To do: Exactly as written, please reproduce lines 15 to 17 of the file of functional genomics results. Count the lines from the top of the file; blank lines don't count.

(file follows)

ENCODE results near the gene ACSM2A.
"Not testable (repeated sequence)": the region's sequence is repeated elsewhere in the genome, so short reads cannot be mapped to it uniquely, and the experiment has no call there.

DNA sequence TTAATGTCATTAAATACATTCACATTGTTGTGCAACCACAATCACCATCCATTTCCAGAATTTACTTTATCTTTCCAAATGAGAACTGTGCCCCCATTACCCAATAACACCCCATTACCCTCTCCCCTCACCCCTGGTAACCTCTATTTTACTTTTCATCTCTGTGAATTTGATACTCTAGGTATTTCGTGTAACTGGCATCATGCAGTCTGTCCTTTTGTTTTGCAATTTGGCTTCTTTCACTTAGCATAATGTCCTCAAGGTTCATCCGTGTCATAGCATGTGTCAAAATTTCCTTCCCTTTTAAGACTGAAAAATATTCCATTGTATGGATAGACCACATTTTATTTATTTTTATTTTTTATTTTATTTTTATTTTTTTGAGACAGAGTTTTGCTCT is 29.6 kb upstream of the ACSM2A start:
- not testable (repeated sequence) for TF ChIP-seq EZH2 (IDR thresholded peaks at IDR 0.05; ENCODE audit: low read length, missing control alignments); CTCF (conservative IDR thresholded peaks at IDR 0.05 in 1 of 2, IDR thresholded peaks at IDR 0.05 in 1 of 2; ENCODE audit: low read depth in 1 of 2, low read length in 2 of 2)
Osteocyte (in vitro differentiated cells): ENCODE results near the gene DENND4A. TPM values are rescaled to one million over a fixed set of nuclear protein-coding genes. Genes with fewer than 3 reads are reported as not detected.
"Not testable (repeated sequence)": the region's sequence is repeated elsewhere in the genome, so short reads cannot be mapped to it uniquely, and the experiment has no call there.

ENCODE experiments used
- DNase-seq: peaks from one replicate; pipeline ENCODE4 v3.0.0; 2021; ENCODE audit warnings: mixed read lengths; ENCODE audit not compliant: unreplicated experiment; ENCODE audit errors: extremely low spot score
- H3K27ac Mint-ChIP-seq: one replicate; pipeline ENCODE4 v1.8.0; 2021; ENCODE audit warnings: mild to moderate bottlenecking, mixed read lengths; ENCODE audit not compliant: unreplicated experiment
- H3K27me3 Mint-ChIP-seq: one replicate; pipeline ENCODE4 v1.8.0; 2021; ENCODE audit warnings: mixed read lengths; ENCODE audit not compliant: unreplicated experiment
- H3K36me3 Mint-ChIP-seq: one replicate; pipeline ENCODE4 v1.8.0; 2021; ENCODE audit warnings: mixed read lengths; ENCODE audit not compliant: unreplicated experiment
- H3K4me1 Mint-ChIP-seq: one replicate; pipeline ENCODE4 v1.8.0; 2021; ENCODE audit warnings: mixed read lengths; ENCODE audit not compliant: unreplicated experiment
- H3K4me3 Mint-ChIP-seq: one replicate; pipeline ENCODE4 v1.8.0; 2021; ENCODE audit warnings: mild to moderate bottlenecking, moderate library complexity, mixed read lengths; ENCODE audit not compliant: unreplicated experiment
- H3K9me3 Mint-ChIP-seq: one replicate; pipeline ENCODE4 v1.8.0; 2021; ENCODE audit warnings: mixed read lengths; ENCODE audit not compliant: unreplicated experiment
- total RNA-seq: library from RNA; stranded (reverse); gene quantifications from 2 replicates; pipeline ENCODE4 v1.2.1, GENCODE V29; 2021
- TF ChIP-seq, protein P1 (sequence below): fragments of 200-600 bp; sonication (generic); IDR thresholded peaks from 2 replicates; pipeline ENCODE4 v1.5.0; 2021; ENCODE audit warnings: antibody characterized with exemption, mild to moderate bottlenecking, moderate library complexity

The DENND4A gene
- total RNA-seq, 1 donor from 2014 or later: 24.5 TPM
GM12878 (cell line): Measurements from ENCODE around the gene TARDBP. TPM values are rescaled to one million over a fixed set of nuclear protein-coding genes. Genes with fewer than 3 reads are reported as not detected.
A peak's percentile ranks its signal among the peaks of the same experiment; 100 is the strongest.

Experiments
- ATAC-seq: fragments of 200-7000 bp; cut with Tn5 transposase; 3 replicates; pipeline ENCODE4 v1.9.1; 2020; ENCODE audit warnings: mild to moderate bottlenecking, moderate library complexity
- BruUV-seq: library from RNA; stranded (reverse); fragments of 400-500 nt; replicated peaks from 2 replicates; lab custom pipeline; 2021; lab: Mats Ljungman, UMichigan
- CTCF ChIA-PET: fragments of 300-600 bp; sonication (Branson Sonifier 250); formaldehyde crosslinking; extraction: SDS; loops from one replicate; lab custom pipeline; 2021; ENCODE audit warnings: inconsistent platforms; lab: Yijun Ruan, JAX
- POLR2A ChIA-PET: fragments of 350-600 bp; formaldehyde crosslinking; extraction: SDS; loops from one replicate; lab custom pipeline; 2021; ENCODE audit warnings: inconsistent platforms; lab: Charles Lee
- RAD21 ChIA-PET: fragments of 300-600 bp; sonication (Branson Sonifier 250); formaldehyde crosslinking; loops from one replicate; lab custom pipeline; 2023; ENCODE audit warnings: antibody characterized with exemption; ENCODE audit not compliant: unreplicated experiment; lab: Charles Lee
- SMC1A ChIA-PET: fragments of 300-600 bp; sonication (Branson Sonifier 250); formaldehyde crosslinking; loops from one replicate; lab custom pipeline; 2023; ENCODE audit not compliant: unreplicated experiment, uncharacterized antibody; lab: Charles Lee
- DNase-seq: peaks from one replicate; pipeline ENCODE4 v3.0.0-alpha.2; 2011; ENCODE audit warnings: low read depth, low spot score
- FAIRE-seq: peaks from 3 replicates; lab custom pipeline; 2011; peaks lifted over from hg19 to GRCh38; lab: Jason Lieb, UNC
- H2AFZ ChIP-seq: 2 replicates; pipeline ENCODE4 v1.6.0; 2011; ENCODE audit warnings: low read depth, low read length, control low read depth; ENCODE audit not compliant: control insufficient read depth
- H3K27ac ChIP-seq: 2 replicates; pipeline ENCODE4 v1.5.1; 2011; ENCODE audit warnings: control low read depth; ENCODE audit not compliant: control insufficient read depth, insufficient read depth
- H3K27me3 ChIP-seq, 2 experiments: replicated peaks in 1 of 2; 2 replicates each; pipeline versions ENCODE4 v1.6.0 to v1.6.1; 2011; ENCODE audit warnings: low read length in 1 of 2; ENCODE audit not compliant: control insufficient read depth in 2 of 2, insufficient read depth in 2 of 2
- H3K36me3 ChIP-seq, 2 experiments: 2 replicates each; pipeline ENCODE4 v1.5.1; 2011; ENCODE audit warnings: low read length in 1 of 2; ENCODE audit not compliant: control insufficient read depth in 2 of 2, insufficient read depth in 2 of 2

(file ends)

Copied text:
- total RNA-seq: library from RNA; stranded (reverse); gene quantifications from 2 replicates; pipeline ENCODE4 v1.2.1, GENCODE V29; 2021
- TF ChIP-seq, protein P1 (sequence below): fragments of 200-600 bp; sonication (generic); IDR thresholded peaks from 2 replicates; pipeline ENCODE4 v1.5.0; 2021; ENCODE audit warnings: antibody characterized with exemption, mild to moderate bottlenecking, moderate library complexity

The DENND4A gene